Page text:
An employer is liable for waiting time penalties under Lab. Code 203 if it willfully underpays the employee on termination of employment.  This decision holds that an employer’s underpayment is willful and waiting time penalties must be assessed if the employer pays wages at a former rate after halfheartedly investigating its suspicions that the required wage rate has been increased. Here, the employer suspected it was underpaying employees due to the enactment of a living wage ordinance enacted by Los Angeles where its business was located.  But it made no reasonable effort to acquire a copy of the ordinance or determine its requirements.  The employer’s challenge to the living wage ordinance as unconstitutionally vague lacked merit and was not a “good faith dispute” that could immunize the employer from waiting time penalties.  The decision also holds that the court lacks discretion, on equitable grounds, to relieve an employer from having to pay waiting time penalties.  The statute provides that the waiting time penalty shall be paid, and the penalty is assessed for the purpose of forcing employers to promptly pay workers the salary they need to survive.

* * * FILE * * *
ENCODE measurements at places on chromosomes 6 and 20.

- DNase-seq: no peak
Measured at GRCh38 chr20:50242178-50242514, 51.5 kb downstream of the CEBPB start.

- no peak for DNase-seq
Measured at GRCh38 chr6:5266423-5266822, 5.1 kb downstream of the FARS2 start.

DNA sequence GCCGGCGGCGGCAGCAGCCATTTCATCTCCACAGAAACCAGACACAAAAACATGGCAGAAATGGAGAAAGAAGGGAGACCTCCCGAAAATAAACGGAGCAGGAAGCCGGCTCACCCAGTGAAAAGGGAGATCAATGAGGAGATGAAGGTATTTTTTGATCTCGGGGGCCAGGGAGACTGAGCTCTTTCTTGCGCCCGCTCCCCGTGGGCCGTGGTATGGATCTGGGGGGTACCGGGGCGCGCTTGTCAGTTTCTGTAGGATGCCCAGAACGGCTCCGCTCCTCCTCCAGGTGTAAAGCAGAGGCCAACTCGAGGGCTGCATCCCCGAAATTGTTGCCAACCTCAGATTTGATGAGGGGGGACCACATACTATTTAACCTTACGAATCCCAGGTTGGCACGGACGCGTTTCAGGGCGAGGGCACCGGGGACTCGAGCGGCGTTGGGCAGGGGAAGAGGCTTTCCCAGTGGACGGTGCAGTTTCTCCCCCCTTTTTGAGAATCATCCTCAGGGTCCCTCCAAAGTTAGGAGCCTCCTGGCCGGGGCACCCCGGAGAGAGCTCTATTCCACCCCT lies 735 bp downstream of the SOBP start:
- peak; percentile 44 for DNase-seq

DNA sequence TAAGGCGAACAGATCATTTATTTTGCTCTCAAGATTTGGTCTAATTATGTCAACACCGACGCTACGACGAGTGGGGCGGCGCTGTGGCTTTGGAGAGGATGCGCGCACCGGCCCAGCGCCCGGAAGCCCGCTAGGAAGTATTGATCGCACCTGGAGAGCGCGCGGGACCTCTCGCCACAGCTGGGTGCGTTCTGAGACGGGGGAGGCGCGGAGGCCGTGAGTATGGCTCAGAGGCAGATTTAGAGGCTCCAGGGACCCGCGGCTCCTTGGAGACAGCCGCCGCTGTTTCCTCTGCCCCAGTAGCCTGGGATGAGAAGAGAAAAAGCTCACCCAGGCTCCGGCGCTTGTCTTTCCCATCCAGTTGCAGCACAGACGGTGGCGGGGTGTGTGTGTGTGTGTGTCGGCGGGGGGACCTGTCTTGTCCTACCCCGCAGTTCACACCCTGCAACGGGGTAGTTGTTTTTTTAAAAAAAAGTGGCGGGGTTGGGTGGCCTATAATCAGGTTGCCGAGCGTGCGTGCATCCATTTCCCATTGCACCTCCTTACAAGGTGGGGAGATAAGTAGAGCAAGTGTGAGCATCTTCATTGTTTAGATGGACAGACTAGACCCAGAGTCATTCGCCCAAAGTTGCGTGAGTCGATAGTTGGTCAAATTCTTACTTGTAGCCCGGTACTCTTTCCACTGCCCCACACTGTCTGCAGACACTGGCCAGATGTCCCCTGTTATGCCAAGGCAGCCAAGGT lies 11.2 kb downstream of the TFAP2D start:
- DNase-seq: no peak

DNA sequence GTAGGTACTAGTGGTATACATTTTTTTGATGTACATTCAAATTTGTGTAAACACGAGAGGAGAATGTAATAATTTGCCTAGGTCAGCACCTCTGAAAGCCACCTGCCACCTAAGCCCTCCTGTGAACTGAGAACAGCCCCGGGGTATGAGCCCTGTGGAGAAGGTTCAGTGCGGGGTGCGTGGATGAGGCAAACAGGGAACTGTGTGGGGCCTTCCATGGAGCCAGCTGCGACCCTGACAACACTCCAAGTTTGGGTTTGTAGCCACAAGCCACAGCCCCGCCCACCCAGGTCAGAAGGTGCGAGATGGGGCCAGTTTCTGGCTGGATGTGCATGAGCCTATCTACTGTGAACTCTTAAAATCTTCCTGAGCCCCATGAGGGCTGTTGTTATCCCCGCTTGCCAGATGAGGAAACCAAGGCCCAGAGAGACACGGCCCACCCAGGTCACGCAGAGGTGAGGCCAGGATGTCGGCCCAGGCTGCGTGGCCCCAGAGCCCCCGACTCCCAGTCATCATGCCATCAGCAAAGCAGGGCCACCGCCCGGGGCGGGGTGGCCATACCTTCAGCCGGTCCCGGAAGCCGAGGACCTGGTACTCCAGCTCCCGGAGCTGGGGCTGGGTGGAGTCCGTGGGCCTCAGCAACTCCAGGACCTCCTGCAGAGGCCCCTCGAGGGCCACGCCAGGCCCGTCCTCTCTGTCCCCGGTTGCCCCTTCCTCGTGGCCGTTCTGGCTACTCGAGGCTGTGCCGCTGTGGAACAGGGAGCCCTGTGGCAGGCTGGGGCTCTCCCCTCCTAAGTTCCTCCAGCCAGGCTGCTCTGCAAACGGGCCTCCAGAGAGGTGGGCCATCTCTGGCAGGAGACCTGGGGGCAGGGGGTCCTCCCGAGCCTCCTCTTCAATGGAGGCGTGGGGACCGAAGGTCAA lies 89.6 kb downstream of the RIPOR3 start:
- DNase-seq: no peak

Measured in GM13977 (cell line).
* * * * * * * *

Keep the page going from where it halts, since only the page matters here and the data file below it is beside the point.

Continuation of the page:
California Court of Appeal, Second Appellate District, Division 2 (Hoffstadt, J.); May 24, 2018; 2018 Cal. App. LEXIS 479